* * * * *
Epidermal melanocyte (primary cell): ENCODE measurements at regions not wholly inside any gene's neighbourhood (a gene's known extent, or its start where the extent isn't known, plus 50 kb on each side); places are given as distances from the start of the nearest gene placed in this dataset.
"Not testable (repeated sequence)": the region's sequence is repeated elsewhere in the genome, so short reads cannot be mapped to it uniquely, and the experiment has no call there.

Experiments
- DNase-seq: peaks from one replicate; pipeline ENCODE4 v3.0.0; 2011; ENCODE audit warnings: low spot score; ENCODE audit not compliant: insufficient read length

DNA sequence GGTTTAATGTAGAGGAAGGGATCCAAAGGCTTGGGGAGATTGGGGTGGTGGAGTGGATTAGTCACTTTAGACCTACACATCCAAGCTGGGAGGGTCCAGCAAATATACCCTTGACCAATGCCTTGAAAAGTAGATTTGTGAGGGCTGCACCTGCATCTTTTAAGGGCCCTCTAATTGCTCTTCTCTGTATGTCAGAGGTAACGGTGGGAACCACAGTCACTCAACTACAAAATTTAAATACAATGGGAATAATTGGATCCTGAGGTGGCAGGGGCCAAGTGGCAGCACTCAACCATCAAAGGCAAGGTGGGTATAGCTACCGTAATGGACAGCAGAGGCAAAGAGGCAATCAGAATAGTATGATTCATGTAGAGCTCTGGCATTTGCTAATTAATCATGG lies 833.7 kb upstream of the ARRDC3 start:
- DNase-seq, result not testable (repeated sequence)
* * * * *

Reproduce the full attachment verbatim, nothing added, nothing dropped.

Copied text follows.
Epidermal melanocyte (primary cell): ENCODE measurements at regions not wholly inside any gene's neighbourhood (a gene's known extent, or its start where the extent isn't known, plus 50 kb on each side); places are given as distances from the start of the nearest gene placed in this dataset.
"Not testable (repeated sequence)": the region's sequence is repeated elsewhere in the genome, so short reads cannot be mapped to it uniquely, and the experiment has no call there.

Experiments
- DNase-seq: peaks from one replicate; pipeline ENCODE4 v3.0.0; 2011; ENCODE audit warnings: low spot score; ENCODE audit not compliant: insufficient read length

DNA sequence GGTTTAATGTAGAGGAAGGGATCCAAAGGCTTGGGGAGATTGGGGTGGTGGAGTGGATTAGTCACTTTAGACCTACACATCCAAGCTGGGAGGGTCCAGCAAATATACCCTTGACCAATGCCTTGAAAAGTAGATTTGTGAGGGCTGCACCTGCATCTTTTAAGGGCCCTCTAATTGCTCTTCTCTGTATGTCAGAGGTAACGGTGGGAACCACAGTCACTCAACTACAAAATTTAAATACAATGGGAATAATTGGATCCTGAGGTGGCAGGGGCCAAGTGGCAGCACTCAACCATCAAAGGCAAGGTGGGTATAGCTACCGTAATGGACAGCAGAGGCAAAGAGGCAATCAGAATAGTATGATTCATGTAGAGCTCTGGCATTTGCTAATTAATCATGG lies 833.7 kb upstream of the ARRDC3 start:
- DNase-seq, result not testable (repeated sequence)